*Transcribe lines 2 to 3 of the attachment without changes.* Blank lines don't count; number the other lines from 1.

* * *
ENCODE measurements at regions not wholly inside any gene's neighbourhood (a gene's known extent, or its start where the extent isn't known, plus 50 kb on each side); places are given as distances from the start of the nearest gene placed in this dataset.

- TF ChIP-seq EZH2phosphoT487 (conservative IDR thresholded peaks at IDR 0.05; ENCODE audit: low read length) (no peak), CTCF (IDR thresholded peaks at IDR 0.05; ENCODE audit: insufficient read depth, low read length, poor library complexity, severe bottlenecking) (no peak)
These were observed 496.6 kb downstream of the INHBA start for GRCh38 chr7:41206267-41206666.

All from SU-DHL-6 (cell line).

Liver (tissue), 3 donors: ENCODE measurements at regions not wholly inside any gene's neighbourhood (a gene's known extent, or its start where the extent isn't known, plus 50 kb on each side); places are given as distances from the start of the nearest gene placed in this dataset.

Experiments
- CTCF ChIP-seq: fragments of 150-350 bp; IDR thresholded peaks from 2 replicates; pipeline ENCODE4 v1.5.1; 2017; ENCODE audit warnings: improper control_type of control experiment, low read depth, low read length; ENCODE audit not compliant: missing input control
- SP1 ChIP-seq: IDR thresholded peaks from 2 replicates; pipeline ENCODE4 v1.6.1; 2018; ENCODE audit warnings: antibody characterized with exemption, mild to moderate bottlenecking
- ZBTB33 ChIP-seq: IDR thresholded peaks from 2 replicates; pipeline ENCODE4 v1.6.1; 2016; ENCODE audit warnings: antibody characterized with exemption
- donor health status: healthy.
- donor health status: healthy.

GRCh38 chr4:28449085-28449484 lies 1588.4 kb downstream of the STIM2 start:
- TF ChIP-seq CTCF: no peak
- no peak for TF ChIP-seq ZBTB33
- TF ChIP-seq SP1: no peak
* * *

- TF ChIP-seq EZH2phosphoT487 (conservative IDR thresholded peaks at IDR 0.05; ENCODE audit: low read length) (no peak), CTCF (IDR thresholded peaks at IDR 0.05; ENCODE audit: insufficient read depth, low read length, poor library complexity, severe bottlenecking) (no peak)
These were observed 496.6 kb downstream of the INHBA start for GRCh38 chr7:41206267-41206666.